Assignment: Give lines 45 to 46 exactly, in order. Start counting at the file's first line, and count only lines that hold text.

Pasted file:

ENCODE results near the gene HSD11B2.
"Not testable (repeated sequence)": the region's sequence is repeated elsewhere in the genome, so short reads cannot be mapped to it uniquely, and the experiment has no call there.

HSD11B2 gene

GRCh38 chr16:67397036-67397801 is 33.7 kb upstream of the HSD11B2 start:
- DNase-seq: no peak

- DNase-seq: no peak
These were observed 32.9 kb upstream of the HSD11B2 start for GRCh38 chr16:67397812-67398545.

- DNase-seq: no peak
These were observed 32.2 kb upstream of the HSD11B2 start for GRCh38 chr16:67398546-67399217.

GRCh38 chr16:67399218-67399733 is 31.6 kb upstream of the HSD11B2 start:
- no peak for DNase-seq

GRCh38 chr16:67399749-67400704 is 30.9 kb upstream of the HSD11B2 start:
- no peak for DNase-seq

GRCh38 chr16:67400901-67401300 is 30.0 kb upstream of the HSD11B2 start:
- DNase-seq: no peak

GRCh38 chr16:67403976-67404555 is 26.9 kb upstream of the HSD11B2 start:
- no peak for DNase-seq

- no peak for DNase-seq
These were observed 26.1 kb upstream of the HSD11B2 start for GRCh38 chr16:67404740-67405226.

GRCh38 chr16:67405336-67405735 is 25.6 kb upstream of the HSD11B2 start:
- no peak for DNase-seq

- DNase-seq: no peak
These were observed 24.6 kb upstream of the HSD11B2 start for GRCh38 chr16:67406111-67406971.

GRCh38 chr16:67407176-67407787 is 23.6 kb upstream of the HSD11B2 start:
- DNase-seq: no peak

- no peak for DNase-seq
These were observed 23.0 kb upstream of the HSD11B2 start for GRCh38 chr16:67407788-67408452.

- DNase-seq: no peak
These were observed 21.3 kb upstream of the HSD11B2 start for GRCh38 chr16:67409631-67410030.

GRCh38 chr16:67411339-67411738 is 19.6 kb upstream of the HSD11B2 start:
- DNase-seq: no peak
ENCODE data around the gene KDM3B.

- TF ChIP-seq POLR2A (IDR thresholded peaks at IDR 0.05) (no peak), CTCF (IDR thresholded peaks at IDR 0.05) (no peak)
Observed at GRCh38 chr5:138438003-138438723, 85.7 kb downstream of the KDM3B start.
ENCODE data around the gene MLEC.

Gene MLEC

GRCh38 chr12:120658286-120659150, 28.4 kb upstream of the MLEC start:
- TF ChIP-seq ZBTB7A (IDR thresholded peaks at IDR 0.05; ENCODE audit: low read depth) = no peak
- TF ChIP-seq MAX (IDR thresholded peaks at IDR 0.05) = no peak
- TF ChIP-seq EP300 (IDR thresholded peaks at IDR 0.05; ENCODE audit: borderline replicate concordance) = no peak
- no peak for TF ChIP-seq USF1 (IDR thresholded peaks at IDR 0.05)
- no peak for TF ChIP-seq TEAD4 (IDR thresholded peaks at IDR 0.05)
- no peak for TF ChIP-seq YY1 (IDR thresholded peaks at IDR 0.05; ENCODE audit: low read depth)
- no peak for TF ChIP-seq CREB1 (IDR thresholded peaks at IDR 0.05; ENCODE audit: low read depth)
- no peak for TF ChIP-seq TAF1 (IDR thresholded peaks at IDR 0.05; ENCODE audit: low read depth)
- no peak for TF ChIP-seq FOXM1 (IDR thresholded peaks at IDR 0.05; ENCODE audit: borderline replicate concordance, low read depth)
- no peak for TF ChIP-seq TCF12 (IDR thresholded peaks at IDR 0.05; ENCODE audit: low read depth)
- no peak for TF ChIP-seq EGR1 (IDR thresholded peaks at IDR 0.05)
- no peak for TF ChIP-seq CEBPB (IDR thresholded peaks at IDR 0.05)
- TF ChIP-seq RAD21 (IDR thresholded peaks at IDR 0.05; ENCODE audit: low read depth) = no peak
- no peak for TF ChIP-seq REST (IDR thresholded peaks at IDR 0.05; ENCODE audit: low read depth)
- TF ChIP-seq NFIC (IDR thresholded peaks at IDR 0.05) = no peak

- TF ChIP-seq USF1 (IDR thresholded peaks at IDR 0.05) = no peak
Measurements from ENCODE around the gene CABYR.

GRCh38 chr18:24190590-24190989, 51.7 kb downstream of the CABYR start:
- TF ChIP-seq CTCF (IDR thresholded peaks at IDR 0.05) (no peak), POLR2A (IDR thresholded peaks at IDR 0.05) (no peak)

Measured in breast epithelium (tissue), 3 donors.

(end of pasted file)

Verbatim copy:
- no peak for TF ChIP-seq TAF1 (IDR thresholded peaks at IDR 0.05; ENCODE audit: low read depth)
- no peak for TF ChIP-seq FOXM1 (IDR thresholded peaks at IDR 0.05; ENCODE audit: borderline replicate concordance, low read depth)